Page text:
The battle of Tapso was a military clash, occurred on 7 February of 46 ac (according to the Gregorian calendar), between the legions led by Gaius Julius Caesar and the remaining forces available to the Roman Republic, after the defeat at Farsalo and the killing of Pompey.
Tapso is counted among the tactical and strategic masterpieces of Caesar, since his men completely defeated the opponents, thus paving the way to his commander, who, thanks to this victory, strengthened his political position by approaching to obtain an absolute power. The subsequent escape of the Republicans in Iberia will lead to the clash of Munda, where they were completely annihilated and where Cesare obtained the total triumph.
Caesar, who had landed in Africa, started a series of skirmishes with the rival party, to then proceed and lay siege to the town of Tapso. First the dictator he blocked southern access to the city by erecting three fortified lines. This was a strong point of his tactics: he had used the fortifications also in Alesia against the roosters, in Brindisi, during the siege of Alexandria in Egypt and finally against the monarch of Pontus Farnace II in Zela.
Metellus Scipio, commander-in-chief of the republican troops, attempted to cut off any way out of the Caesarean by dividing his forces (also reinforced by the troops of the Numidian king Juba) and attesting them to the isthmus, where the legions of Caesar were placed. 'further step that connected the city to the mainland, located north-west from the Caesar position.
Il dictator he was completely encircled: every possibility of retiring had been precluded. If he tried to break on one side he would have been vulnerable to his hips, thus risking being defeated. A truly thorny situation.
The latter became even more serious for the conqueror of the Gauls because of its numerical inferiority: according to different sources (the most reliable are Plutarch and the Cesararian Commentaries), Caesar had about 10 legions; Scipione, however, had under his command at least 40.000 men (or a dozen legions), auxilia units, which were composed of elephants, several units of cavalry (according to some estimates 2500), and finally the soldiers of Juba Numbers . Despite the unfavorable position and the numerical disparity with the opponents, Cesare kept an ace up his sleeve: the Tapso's swampy ground. In fact, Scipione and Giuba had encircled Caesar, caging him within the two instincts, but at the same time this move was revealed to them as a double-edged sword, since they were forced to place their line on a swampy ground and restricted. The tactical advantage to Caesar was that the terrain reduced the impact force of cavalry and elephants, as well as of light infantry.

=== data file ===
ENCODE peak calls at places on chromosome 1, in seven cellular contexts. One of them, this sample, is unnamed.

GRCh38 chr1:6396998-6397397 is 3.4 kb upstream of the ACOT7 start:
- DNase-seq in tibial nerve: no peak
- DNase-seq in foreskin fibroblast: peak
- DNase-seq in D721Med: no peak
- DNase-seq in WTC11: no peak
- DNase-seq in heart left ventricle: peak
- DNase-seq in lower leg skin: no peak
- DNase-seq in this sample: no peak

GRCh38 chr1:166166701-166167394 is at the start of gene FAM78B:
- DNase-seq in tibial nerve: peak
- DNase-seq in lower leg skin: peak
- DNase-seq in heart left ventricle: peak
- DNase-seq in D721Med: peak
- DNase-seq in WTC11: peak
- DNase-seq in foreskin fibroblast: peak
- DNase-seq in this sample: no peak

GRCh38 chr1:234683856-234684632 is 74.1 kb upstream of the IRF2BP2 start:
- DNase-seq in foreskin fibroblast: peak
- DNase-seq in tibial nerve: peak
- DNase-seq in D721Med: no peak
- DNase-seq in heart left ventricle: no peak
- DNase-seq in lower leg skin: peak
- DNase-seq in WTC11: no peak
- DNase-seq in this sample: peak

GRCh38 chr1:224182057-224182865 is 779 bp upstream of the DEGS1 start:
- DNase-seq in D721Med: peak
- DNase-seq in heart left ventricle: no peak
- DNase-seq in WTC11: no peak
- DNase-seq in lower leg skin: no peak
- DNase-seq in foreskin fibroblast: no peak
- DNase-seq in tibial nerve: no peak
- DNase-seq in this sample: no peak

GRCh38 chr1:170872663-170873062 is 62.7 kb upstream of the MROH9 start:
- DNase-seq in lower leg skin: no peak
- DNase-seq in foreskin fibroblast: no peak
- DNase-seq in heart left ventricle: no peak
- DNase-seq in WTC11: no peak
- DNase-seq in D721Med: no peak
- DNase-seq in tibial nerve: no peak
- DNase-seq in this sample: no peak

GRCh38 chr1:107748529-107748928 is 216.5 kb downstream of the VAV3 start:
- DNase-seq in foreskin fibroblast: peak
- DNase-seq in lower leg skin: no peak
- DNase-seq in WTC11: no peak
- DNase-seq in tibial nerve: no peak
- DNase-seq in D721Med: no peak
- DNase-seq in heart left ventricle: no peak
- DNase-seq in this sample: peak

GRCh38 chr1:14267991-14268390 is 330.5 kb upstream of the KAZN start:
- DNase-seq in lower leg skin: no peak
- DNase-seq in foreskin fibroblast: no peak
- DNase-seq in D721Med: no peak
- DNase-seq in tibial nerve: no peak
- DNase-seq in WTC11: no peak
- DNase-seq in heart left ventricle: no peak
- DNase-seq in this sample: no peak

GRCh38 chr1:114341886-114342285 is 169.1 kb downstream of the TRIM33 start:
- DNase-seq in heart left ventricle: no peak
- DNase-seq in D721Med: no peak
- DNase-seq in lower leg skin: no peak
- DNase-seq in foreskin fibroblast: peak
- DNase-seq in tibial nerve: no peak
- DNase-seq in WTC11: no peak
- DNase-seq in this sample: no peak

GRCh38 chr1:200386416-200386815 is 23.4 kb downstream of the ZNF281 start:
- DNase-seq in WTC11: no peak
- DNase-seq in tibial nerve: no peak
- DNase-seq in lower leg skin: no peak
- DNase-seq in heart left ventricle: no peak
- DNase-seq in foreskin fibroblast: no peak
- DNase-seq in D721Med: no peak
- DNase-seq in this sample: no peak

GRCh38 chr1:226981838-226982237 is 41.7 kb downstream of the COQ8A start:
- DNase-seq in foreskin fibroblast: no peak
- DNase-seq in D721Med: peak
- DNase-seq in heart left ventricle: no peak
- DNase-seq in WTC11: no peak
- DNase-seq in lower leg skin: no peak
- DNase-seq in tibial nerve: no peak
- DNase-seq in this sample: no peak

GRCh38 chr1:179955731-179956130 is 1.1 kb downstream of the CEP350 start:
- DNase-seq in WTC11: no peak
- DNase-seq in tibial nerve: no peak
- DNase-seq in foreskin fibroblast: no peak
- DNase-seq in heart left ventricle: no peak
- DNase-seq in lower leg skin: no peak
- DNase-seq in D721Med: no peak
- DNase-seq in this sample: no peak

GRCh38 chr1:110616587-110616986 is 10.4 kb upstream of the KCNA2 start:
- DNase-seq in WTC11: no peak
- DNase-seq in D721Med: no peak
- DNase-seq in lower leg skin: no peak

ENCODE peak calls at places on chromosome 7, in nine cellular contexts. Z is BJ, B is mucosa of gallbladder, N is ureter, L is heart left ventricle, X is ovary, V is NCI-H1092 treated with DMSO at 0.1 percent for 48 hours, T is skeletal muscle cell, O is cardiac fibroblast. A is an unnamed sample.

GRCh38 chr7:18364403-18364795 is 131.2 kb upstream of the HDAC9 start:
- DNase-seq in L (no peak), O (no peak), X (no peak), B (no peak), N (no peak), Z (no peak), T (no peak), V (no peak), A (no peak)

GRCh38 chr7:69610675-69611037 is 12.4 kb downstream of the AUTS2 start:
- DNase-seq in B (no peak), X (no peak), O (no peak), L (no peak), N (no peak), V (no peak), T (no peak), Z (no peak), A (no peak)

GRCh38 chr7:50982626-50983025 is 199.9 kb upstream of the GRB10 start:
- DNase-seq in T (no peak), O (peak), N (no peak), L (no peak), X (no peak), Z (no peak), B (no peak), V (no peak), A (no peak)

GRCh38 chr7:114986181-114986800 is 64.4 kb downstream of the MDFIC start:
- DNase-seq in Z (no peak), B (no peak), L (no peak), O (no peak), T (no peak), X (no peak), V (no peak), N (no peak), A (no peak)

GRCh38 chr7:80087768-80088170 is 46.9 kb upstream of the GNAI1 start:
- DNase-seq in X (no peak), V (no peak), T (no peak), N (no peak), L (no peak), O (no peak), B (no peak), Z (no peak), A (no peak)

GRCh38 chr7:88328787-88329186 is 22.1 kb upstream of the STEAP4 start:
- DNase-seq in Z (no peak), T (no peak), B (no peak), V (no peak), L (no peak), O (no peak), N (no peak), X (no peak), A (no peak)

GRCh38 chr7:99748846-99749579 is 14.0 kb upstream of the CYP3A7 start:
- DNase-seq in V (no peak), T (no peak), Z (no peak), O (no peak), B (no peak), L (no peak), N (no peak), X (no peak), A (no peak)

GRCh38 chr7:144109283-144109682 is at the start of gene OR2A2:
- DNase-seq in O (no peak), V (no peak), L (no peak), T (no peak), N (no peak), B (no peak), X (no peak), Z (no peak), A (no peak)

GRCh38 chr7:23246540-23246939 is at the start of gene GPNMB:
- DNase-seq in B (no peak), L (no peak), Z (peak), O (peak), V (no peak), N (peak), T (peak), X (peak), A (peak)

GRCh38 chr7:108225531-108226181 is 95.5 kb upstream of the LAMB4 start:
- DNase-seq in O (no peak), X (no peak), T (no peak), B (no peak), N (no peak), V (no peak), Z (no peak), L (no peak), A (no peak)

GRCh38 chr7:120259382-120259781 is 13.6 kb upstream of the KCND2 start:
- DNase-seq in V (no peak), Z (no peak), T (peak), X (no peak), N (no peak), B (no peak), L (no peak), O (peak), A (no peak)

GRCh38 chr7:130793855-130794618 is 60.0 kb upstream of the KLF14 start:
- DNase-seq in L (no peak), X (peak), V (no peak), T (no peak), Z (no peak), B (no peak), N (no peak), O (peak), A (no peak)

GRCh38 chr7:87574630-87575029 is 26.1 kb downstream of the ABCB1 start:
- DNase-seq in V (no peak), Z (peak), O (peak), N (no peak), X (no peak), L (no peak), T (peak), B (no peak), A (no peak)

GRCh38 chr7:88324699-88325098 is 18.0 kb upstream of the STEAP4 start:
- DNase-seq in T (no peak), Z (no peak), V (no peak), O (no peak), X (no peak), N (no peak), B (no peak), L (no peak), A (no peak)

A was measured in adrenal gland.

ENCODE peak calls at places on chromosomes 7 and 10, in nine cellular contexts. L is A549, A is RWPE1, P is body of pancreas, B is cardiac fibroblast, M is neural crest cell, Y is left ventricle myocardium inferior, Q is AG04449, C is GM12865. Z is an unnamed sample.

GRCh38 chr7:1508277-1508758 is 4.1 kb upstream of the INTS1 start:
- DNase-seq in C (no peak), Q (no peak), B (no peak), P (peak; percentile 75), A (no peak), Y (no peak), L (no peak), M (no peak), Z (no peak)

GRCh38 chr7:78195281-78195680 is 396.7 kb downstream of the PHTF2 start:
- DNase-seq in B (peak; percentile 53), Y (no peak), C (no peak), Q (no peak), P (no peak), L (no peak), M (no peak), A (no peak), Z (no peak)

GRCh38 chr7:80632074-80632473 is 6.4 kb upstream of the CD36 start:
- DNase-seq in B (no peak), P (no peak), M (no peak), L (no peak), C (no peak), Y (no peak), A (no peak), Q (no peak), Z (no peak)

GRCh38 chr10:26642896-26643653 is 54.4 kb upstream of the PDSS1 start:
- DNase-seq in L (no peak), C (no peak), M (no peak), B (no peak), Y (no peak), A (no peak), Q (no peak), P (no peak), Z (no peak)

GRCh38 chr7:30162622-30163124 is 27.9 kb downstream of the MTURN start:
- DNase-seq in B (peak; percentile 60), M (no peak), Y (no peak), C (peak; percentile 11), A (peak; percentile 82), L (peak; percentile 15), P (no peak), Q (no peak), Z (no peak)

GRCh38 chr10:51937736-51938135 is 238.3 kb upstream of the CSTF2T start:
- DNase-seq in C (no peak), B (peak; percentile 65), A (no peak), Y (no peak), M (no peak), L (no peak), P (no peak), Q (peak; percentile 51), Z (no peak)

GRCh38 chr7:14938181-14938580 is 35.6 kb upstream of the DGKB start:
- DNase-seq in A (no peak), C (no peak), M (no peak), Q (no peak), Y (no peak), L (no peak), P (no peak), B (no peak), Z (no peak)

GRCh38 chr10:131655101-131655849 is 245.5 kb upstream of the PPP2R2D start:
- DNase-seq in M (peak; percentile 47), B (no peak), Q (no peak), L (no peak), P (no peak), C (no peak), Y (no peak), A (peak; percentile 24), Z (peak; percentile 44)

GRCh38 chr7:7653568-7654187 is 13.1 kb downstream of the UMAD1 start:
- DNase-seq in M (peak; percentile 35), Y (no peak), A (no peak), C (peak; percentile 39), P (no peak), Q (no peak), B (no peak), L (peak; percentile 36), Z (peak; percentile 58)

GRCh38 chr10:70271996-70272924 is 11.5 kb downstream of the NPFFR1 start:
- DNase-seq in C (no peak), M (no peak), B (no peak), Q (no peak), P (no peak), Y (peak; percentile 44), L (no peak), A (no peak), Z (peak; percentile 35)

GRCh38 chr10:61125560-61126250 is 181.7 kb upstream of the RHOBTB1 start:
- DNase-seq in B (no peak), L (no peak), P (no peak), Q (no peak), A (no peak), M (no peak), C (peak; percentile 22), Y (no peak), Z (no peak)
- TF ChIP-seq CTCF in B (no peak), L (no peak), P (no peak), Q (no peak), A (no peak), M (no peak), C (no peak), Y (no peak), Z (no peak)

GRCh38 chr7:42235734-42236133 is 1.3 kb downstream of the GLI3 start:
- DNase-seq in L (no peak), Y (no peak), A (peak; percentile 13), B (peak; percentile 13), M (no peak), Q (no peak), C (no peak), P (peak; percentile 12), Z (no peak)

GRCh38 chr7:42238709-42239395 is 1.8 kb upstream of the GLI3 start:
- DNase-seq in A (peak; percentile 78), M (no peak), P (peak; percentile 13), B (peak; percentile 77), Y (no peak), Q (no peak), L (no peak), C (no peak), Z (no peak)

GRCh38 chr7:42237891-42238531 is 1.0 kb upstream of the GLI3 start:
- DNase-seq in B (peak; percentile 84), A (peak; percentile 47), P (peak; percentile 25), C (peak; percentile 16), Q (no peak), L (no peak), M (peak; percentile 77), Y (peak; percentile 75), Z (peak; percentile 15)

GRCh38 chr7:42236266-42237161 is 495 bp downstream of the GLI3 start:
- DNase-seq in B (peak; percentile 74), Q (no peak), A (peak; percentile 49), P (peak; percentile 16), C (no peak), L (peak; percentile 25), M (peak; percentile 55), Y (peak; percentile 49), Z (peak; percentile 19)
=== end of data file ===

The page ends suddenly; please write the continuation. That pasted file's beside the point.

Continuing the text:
The Caesarians then descended into battle and established themselves by adopting the privileged tactic of their commander: the infantry in the center, in order to sustain the enemy collision, the cavalry, the archers and the slingers at the sides. Behind the formation was placed the 5th Legion, specially trained to fight the elephants. The winner of Farsalo and Alesia was positioned on the right side, as usual. According to Plutarch, Caesar had one of his epileptic attacks, which prevented him from commanding and fighting during the clash.
Scipione, on the other hand, sided the elephants in front of the adversary legionaries, and also adopted the classic Roman scheme: cavalry on the flanks and infantrymen in the center.
According to the chronicles, the battle began not with a direct order of Caesar but by the will of the tenth Legion, who launched the assault despite the constant recalls to the order of their officers. Caesar gave the order to attack after the initiative taken by the Tenth.
The first immediate danger for the Caesar legionaries was the elephants, who were promptly rejected thanks to the intervention of the Thursday, which succeeded, through various stratagems, such as throwing rocks and making a loud noise, scaring the pachyderms and then making sure that they ran away. In their flight they swept the ranks of the republicans, who, along with the numbers, ended up en route. Caesar had also won this time, but the battle was not over.
Despite the flight of enemies, the Caesar soldiers, tired of the long civil war and the campaigns led by the dictator previously, they did not obey their master's direct orders to stop, and so they continued their pursuit: it was a massacre, an inaudible bloodbath. According to reports of the time, Scipio's soldiers suffered about 10.000 losses, while among the legionaries of Caesar died about 50 men. Not even those who presented the surrender were spared. No prisoner.
The survivors did not have an easy life: many of their commanders, including Scipione and Cato the Uticense, committed suicide in the aftermath of the battle. Others, like Tito Labieno and the sons of Gnaeus Pompey the Great, organized one last desperate resistance in Spain with the veterans of the disastrous "Africa Campaign".
Within a few weeks, the whole of North Africa fell into the hands of the Dictator, which will turn its attention to the last irreducible, triumphing.
(opening image: Michele Marsan)